Keratin hair treatments for thick and curly hair

Posted on February 11th, 2010 by Michelle

I have tried to go straight for years now, off and on. But with this much hair, it’s really just easier to walk on the wild side. And wear a hat.

Even with effective products, it takes a good 30-60 minutes of blow-drying to deal with the waves and the cowlick (Keep THAT in mind all you people who have said ‘I wish I had thick hair like yours.’)

That’s a lot of time to invest on a regular basis, and for that reason, keratin hair treatments – sometimes called the Brazilian Blowout – have caught my eye. The idea of having a process done that would straighten these dreaded locks for 3-6 months seems almost too good to be true. What had kept me from it previously was the cost ($350-$500) and the time (about 3 hours) as the chemicals are applied section by section, the hair is dried and then slowly straightened with a flat iron.  It is a fair price for the time it takes a stylist, to be sure, but it is steep, nonetheless.

What will keep me from a Brazilian blowout now are the ingredients in most of the products needed for the process to work: formaldehyde or some other “aldehyde.” recently did a great slideshow about the process that included a look at the most popular solutions being used.  They report that the amount of formaldehyde – a known cancer-causing agent — or similar substance, is low enough to be within acceptable standards of the Occupational Safety and Hazard Administration (OSHA).  Separately, however, Beauty Brains weighs in on the safety issue, warning that the levels of these ingredients may be unsafe.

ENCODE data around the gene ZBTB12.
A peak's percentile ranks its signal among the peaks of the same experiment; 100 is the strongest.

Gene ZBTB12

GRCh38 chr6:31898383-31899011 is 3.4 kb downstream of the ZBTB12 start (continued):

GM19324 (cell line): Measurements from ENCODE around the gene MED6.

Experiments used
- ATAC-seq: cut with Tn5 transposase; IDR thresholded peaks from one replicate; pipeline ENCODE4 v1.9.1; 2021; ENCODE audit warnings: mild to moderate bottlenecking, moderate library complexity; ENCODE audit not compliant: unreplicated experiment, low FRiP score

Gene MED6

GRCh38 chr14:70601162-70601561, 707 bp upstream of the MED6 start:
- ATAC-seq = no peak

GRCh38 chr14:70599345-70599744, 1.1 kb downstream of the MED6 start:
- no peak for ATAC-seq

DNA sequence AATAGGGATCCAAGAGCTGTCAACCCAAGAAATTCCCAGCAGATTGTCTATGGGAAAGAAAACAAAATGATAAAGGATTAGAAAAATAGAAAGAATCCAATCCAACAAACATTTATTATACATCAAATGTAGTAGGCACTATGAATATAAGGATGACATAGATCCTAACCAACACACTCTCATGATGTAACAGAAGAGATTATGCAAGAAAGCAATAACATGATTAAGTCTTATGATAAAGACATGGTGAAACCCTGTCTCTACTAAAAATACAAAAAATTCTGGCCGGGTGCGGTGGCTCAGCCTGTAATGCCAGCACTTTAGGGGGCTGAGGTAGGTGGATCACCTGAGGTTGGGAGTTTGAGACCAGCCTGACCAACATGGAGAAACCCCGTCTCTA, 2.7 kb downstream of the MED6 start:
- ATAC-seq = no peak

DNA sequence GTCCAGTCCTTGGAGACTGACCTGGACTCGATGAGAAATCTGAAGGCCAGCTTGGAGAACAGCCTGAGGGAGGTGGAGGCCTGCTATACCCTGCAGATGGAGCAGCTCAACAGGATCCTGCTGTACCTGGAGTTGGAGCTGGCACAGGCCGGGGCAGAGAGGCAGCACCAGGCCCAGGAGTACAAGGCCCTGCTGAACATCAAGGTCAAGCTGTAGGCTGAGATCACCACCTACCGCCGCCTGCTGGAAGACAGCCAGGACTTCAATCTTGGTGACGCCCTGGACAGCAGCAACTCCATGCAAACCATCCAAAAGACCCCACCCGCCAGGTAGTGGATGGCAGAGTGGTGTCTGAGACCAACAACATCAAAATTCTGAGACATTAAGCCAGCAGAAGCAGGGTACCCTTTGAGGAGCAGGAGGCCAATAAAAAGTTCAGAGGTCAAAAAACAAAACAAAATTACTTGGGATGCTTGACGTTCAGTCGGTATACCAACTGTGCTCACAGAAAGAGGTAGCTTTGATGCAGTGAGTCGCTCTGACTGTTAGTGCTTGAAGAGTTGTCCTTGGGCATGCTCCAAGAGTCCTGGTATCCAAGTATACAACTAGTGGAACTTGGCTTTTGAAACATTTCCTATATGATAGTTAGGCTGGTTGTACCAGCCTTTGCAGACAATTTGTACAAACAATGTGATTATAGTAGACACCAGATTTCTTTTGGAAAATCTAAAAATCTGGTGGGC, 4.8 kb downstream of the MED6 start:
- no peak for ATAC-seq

There are also some side effects that could come with keratin hair treatments, too, like hair loss. Handfuls. Each time you wash. Some women also reported excessive dryness, altered color; dullness after the initial shine … the list goes on.

There are other women who swear by the treatment, though, calling a Brazilian blowout life changing. The chance to have straight hair, without the frizz or the work for months at a time is so appealing. And I completely understand the anguish in a question submitted to by someone desperate enough to consider a surgical hair transplant to get straighter hair.

The point here isn’t to condemn the treatment or scare you away, but to remind you to do your homework.  It’s easy to get carried away by the thought of a process that will simplify and beautify our lives.  Just like you’d find a reputable surgeon, if you’re considering this, find a reputable stylist. Talk to people you know and trust.

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A short history of cosmetics

150BC Romans use yellow eye shadow.

The Romans preferred to use gold-colored eye shadow which was made from saffron and painted onto the area around the sides and under their eyes. Then they used powdered wood ash to color their eyelids black. This gold color was quite significant at the time because they saw themselves as the rulers of the Mediterranean.